Without the task priority, the for(;!Done;) loop can detour into doWork(), and thus induce a response latency to the MPI (and rank 0 task processing for(;!Done;)), latency time == runtime of specific doWork(). I do not want this intermittent latency (can be on the order of 60 seconds).

Jim Dempsey

jimdempseyatthecove
Black Belt
405 Views

Additional information that may be of use to the readers of this thread.

In my work to this problem, I've discovered a compiler optimization issue with respect to OpenMP tasking. IMHO this is a bug. The failing code is as follows (simplified):

#pragma omp parallel
{
  #pragma omp master
  {
    // negative job number indicates no more jobs
    const int jobListDone = -1;
    const int jobNotAvailable = 888888; // some positive number larger than highest possible job number (typically less than 500)
    atomic<int> jobForRank0 = jobNotAvailable;

    // job queue management task
    #pragma omp task
    {
      for(int jobIndex = 0; jobIndex < jobQueue.size(); ++jobIndex)
      {
        int jobNumber = jobIndex; // simplification of code
        for(;;)
        {
          for(int rank=0; rank < nRanks; ++rank)
          {
            if(availableProcessingResources(rank))
            {
              // found a rank with sufficient resources
              if(rank == 0)
              {
                 // special case for rank 0 (self)
                 if(jobForRank0 == jobNotAvailable)
                 {
                    jobForRank0 = jobNumber;
                    jobNumber = jobNotAvailable; // indicate job dispatched
                    break;
                 }
              }
              else
              {
                // rank > 0
                DispatchJobToMPIRank(rank, jobNumber);
                jobNumber = jobNotAvailable; // indicate job dispatched
                break;
              }
            } // if(availableProcessingResources(rank))
          } // for(int rank=0; rank < nRanks; ++rank)
          if(jobNumber == jobNotAvailable)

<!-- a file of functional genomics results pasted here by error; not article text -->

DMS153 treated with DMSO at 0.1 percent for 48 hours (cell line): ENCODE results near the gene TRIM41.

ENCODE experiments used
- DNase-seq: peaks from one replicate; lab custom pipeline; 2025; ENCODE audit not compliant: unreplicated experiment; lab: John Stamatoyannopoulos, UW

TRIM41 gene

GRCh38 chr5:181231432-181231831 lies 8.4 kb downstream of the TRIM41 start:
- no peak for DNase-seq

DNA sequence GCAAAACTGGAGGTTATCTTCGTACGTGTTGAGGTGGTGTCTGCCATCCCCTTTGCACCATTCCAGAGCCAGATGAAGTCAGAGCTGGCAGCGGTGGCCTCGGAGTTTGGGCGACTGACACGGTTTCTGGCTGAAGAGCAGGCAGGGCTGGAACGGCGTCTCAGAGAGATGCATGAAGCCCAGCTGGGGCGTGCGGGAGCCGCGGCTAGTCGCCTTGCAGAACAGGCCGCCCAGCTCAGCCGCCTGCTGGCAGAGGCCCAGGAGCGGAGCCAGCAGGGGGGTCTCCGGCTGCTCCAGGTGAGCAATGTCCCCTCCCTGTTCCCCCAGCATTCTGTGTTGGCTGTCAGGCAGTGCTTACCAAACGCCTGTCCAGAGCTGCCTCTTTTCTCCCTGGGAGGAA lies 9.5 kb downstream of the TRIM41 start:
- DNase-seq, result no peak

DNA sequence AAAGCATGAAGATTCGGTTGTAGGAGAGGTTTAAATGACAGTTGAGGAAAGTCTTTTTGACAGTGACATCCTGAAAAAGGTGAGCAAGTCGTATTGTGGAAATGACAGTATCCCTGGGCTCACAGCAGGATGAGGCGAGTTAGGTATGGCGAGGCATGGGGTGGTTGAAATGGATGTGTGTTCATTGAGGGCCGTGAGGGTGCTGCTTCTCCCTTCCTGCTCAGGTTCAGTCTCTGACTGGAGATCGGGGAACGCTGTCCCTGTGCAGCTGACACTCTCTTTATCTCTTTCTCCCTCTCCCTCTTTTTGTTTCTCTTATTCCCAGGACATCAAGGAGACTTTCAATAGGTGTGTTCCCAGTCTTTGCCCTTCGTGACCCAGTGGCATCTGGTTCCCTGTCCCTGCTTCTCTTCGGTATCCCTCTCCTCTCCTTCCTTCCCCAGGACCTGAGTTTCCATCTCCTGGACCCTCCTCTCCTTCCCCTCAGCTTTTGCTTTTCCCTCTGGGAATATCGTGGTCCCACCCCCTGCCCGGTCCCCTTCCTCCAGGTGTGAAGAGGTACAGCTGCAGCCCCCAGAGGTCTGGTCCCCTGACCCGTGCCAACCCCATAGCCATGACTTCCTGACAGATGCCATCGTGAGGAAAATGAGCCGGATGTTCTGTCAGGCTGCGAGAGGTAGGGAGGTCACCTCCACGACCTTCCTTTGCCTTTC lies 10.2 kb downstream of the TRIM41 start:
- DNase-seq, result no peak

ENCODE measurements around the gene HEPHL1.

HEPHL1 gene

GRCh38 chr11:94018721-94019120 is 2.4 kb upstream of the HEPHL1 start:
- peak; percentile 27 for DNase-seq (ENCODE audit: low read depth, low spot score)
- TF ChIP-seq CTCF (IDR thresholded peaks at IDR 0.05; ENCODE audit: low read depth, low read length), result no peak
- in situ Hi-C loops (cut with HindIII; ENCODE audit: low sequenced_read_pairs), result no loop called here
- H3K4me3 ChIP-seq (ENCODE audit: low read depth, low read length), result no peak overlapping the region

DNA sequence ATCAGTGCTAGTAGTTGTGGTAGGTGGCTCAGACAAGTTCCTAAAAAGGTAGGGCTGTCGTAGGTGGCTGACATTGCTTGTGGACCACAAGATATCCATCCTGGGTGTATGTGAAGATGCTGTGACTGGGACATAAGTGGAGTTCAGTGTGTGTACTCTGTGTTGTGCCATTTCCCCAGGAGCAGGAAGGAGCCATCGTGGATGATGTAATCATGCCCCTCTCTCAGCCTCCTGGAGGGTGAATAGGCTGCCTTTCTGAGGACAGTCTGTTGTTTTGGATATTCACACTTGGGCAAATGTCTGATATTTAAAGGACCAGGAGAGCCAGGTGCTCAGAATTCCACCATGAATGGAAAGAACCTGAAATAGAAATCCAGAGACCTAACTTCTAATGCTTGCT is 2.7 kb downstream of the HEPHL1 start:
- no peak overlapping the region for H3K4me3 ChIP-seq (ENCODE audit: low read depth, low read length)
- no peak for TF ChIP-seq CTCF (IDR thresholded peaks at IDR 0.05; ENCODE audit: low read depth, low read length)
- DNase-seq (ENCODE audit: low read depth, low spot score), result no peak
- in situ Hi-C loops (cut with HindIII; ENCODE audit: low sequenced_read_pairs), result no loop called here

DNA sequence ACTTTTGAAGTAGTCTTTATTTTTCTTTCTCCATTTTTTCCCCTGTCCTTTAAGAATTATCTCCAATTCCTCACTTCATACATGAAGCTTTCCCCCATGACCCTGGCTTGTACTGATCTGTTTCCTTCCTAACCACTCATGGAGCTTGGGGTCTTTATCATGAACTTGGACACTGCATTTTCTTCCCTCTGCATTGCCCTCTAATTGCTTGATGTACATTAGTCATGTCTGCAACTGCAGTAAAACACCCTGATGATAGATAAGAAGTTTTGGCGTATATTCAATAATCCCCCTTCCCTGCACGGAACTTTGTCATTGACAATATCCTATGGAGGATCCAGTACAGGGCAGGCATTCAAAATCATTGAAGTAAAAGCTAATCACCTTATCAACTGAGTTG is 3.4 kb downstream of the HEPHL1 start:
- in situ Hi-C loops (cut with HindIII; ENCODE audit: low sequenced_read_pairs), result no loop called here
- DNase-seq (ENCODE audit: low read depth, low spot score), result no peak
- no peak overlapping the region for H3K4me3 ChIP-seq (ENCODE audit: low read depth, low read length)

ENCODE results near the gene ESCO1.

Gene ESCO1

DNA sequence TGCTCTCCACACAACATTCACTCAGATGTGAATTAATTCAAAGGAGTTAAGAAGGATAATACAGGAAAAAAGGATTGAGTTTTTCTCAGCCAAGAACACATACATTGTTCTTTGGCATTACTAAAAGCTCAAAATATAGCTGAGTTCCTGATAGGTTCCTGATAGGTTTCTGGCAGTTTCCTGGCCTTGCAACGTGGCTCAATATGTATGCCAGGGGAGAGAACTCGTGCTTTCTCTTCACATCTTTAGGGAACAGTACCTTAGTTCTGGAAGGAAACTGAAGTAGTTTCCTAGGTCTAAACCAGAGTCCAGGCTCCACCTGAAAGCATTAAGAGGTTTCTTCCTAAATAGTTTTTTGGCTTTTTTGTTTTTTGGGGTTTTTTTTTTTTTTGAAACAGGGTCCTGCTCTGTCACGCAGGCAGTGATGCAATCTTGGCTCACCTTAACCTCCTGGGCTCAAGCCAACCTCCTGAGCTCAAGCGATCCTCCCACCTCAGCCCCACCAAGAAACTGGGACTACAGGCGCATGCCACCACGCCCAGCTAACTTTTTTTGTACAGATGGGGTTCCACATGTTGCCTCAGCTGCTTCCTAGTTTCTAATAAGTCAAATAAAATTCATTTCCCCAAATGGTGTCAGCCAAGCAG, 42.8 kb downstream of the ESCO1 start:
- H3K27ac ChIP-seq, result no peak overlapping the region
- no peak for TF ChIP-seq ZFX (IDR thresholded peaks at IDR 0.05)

break;
          this_thread(std::chrono::milliseconds(100)); // wait a bit
        } // for(;;)
      } // for(int jobIndex = 0; jobIndex < jobQueue.size(); ++jobIndex)
      // empty job list
      // wait for rank 0 job processing task to consume remaining job number (if any)
      for(;jobForRank0 != jobNotAvailable; )
        this_thread(std::chrono::milliseconds(100)); // wait a bit
      jobForRank0 = jobListDone; // inform rank 0 processing task to exit
    } // #pragma omp task
    
    // rank 0 processing task
    #pragma omp task
    {
       for( ;jobForRank0 != jobListDone; )
       {
          if(jobForRank0 == jobNotAvailable)
          {
            this_thread(std::chrono::milliseconds(100)); // wait a bit
          }
          else
          if(jobForRank0 >= 0)
          {
             int jobNumber = jobForRank0;
             jobForRank0 = jobNotAvailable;
             #pragma omp task firstprivate(jobNumber)
             {
               doWork(jobNumber);
             }
          }
       } // for( ;jobForRank0 != jobListDone; )
       #pragma omp taskwait
     } // omp task
     #pragma omp taskwait
   } // omp master
 } // omp parallel

What is happening, and I am of the opinion this is a bug, Is the second task has a loop that appears to have loop invariant code. From examination in the debugger, the #pragma omp task for the second task captured jobForRank0 as a local copy ... even though this is an atomic<int> (it also captured the const nobNotAvailable) the captured values were both 0, though this may be an artifact of registerized variables, in any event, the atomic<int> jobForRank0 should not have been registerized or captured.

The solution was to use

      #pragma omp task shared(jobForRank0)

That variable should have been shared by default. My guess was the optimizer not seeing an explicit shared (and seeing no change within task) took the liberty to make the value captured.

I hope this helps others with similar issues.

Jim Dempsey